With Paradigm approaching its fifth birthday, it has been an interesting experience to compare the market in 2007, with the current state of play and observe the differences in lender and broker numbers, product availability, house starts and sales and general economic conditions.
One of the most obvious trends is the decrease in national house prices since 2007 which, with the benefit of hindsight, was the peak of the market. But far from sparking the first-time buyer influx that might have been expected from falling prices, taking that first step on the ladder has become even more difficult due to tight lending conditions, historically low savings rates and negligible salary improvements.
It is this last point that is often overlooked and recent research from the National Housing Federation highlighted the extent of the disparity.
In the past decade, average house prices have risen three times as much as typical salaries, so it is no wonder that homeownership remains a distant dream for many. In real figures, the average house price in the UK has almost doubled to £236,518 while wages have only crept up by less than £5,000 to £21,330.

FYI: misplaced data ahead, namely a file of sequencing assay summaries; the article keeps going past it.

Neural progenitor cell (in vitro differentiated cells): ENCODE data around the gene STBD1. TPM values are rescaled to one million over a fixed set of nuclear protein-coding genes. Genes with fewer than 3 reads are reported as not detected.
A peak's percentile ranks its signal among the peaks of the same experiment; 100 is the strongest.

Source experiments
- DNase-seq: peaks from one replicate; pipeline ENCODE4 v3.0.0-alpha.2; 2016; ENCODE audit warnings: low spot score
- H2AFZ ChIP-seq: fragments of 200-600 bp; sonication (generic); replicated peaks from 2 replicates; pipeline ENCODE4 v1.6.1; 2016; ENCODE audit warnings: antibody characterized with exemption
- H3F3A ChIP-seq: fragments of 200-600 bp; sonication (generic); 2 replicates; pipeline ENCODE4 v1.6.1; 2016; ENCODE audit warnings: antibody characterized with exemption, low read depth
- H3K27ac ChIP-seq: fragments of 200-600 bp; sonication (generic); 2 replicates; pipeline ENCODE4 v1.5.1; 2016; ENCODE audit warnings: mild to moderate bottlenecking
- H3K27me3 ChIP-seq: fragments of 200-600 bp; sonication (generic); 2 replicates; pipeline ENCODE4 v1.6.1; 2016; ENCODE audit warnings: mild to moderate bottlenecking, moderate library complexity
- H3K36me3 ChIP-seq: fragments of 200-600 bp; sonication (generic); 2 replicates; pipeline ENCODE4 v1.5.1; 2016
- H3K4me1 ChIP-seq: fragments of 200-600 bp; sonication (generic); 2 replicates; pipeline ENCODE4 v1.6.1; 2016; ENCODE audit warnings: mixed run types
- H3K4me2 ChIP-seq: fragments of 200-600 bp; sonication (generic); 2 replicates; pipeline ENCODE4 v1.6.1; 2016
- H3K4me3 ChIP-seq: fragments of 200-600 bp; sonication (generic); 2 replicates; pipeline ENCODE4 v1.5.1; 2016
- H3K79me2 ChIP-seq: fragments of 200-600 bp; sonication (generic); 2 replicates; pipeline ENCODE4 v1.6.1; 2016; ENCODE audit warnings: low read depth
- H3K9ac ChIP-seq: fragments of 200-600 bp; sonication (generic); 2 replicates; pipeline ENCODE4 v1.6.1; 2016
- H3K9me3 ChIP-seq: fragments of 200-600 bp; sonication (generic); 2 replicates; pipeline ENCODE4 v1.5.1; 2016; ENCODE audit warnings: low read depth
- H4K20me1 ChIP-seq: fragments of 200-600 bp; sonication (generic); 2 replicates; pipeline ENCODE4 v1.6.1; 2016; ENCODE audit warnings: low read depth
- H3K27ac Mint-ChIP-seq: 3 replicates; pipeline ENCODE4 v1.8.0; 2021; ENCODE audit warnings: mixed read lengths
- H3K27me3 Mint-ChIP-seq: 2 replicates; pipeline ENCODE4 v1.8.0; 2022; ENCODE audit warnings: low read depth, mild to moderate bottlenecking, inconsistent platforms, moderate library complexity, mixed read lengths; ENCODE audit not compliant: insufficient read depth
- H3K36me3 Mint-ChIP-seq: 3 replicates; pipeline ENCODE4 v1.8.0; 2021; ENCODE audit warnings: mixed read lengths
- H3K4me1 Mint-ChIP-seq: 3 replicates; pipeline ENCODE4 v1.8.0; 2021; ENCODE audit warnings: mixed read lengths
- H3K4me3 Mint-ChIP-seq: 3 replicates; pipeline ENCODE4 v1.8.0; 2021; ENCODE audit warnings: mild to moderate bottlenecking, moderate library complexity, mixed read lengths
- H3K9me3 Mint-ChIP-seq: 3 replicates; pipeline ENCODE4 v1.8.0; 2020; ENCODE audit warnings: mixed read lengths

The chasm between these two variables is the main reason why the housing market remains stagnant and frustrated first-time buyers are finding themselves increasingly locked out of the market.
While there is no magic switch that can be flicked to alleviate the situation, the Government would do well to acknowledge it as the heart of the problem rather than presuming it is funding issues which are halting proceedings.
Anything that can get lenders active again is welcome but it is the difficulty of deposit saving and mortgage affordability that is really putting a spanner in the works.